The Ljubljana cop lays down his beer tankard, wipes the foam from his mouth, and adopts the avuncular yet insistent air of a pub landlord at closing time: "Come along, gentlemen, you'd best be getting home. Your good ladies will be worried."
It's 6 o'clock on the Thursday morning after the night before in the Slovenian capital, and Sergeant Andrej Sorf is rousing a group of snoring drunks from the city's main railroad station before the first trains of the day start moving. All in all, it's a standard picture of urban despair. Except that this collection of human jetsam contains several specimens of an altogether better-heeled class of lush. "Visitors are surprised to find some of our derelicts so well-dressed," jokes Borut Pogacnik, a doctor from a local detox clinic, flicking a thumb toward a gaggle of suited business types sprawled across the waiting room benches like tycoons snoozing on an ocean liner. "Dressed to kill, you say, no?"
HEAD-SCRATCHER. In this case, though, that's not just a figure of speech. Not only does this atypically prosperous corner of the Balkans, always the richest of the former Yugoslav republics, boast some of the world's biggest boozers--consuming, for example, around 160 liters of beer annually for every man, woman, and child. It also suffers the region's highest suicide rate, and close to 50% of those deaths are alcohol-related. "We have some 30 suicides per 100,000 inhabitants--that's 20% more than in 1990, and two-thirds more than the West European average," mourns sociologist Matiaz Hanzek. "You could say we are Central Europe's suicide central."
That has some saloon sages here scratching their heads, for Slovenia seems to have less cause than most to be drowning its sorrows. Ten years ago, the cocky little nation of 2 million announced its secession and, after a brief but bloody scrap, sent the Belgrade war machine in search of easier pickings. Since then, it has risen to the top of the post-communist crop, invariably outstripping its former East bloc neighbors' economic stats. In 1999, for instance, GDP per capita amounted to 73% of the European Union average, far above Poland's 42%. Now, with EU membership likely in three to five years, the Slovenes look to be heading for anywhere but Skid Row.
Yet the privatization and reconstruction of state-owned industry have left a certain kind of Slovene punch-drunk--and ready to take a permanent dive. "The most likely to kill himself is a man 40 to 50 who has either been laid off or has a younger guy after his job," reports Onja Tekavcic Grad, coordinator of a new health-awareness campaign aimed at reversing the trend. "His escape is the bottle." Followed, in order of preference, by the gun, rope, or poison. "As a people, we are aggressive and careless of our safety. We drive like maniacs and fight hard when attacked, as the Serbs found out," muses Jozica Selb, an adviser to the Health Ministry. "But when there's no enemy, we turn that aggression inward."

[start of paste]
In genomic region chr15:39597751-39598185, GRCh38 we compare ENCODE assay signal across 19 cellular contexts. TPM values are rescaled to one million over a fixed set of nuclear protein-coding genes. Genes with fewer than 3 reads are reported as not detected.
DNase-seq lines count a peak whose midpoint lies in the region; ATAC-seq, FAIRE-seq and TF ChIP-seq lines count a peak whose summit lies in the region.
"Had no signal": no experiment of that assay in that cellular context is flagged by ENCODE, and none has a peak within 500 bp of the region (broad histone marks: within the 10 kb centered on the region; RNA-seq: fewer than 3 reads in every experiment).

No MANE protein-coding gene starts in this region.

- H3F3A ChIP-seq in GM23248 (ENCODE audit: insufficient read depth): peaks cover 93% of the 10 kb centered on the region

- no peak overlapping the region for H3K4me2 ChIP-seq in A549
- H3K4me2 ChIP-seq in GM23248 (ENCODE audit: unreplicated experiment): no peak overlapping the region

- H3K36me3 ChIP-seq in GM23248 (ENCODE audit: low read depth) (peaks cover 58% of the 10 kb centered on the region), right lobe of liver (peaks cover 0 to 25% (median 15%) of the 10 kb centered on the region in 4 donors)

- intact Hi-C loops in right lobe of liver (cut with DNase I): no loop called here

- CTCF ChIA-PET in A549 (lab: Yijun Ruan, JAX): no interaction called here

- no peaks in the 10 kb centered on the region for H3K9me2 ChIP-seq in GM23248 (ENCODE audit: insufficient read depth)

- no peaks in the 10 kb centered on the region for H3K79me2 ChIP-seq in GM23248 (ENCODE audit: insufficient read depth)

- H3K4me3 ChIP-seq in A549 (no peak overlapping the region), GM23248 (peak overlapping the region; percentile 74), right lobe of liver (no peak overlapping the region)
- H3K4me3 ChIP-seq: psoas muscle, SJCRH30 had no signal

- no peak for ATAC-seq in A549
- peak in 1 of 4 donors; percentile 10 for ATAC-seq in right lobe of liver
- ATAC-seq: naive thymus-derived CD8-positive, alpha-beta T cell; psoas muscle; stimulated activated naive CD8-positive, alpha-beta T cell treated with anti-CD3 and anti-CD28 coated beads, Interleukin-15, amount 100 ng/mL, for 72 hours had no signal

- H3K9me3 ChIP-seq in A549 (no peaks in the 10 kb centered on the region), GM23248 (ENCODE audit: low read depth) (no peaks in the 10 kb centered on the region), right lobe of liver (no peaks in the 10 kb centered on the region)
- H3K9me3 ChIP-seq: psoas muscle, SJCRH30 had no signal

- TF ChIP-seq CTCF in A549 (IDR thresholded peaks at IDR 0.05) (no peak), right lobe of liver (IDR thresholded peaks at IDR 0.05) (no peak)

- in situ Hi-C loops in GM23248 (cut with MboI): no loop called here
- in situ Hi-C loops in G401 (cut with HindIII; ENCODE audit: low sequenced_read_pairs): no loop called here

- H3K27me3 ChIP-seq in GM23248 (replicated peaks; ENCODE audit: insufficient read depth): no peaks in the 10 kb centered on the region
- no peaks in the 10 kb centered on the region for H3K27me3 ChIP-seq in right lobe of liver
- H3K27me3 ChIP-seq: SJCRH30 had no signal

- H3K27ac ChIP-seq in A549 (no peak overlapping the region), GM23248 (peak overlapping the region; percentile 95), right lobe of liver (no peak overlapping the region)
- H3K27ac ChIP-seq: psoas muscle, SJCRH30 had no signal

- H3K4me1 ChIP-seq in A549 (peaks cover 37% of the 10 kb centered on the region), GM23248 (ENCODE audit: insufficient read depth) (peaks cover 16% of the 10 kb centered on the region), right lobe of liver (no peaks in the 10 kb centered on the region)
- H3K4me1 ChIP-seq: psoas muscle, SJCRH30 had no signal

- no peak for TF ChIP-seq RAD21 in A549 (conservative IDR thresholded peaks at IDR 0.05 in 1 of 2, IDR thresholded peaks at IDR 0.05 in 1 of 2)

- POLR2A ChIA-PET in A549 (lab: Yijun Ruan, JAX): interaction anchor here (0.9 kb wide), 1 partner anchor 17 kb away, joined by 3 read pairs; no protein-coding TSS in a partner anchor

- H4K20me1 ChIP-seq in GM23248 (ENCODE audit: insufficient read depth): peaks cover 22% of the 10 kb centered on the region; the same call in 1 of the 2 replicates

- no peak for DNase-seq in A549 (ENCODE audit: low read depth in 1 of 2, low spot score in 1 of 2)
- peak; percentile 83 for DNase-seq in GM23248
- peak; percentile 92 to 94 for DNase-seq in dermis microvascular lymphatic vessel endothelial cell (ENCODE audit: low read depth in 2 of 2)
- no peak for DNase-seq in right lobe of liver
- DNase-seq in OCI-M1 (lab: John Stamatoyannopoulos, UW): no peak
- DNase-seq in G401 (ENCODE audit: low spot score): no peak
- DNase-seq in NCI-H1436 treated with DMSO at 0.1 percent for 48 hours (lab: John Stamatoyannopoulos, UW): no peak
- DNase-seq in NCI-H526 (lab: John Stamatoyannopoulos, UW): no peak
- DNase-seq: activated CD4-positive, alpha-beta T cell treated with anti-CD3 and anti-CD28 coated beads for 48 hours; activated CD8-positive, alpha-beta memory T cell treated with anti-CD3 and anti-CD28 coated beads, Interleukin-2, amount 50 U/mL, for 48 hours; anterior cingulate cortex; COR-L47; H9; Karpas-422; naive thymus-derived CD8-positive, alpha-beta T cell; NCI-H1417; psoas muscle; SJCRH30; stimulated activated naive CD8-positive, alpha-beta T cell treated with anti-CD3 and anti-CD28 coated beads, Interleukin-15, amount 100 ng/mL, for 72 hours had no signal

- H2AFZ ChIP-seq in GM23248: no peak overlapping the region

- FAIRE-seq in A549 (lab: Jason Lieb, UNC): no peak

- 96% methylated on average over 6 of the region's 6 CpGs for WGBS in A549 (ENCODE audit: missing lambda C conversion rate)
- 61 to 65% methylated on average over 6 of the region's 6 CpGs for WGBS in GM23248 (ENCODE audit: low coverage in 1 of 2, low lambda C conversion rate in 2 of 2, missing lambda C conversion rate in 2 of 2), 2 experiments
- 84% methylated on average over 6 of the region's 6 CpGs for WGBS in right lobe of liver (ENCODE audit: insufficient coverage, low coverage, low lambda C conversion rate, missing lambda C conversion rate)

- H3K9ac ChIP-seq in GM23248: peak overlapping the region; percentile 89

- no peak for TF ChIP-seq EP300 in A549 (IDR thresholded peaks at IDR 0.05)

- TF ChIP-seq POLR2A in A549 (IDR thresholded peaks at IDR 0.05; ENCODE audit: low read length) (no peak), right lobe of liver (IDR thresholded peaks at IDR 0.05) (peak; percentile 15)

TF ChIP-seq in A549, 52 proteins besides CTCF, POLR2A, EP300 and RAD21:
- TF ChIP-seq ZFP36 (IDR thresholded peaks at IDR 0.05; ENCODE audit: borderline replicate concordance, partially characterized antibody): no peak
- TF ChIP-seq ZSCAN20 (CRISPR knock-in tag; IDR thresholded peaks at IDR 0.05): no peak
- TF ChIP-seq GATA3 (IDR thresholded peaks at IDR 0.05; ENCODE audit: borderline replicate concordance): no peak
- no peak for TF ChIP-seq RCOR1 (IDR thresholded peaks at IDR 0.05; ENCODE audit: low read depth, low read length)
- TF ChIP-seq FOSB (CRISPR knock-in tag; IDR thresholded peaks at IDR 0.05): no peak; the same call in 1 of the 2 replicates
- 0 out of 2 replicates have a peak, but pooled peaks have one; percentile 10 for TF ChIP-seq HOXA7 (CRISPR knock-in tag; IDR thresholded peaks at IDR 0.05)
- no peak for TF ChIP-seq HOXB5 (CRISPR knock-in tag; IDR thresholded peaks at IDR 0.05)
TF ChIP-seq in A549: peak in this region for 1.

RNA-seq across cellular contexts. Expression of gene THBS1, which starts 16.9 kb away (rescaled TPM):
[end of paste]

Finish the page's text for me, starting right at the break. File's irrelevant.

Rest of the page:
Maybe so. But for the volatile Slovenes, dowsing their problems in liquor is like fighting a forest fire with paraffin. And as Pogacnik concedes, his compatriots have a historical weakness for the hard stuff that well predates independence. Even their national anthem, The Toast, celebrates the joys of tying one on. "Everyone seems to want to live fast and die young," he remarks, observing rowdy homeward-bound teen clubbers jostling their hungover elders in the ticket queue. "And if they can't die young, then middle-aged will do just fine."
Although medical professionals have praised the current health drive, which encourages alcoholics to acknowledge their condition and seek remedial help, they are eager to prevent a fresh generation from bellying up to the bar.
Now they are lobbying for government cash to fund workshops that would teach parents, teachers, and youth workers to recognize the warning signs early. "It does appear we all have some kind of self-destruct gene," concedes health adviser Grad. "But the social habit that activates this dormant tendency begins early. So we might as well start now." Slovenia's advertising regulations are already the toughest in Europe and are especially protective of children. But watchdogs point out that EU membership will bring more liberal rules. So the question is: Will faster economic growth offset the lure of the bottle?
By James Drake in Ljubljana
Edited by Harry Maurer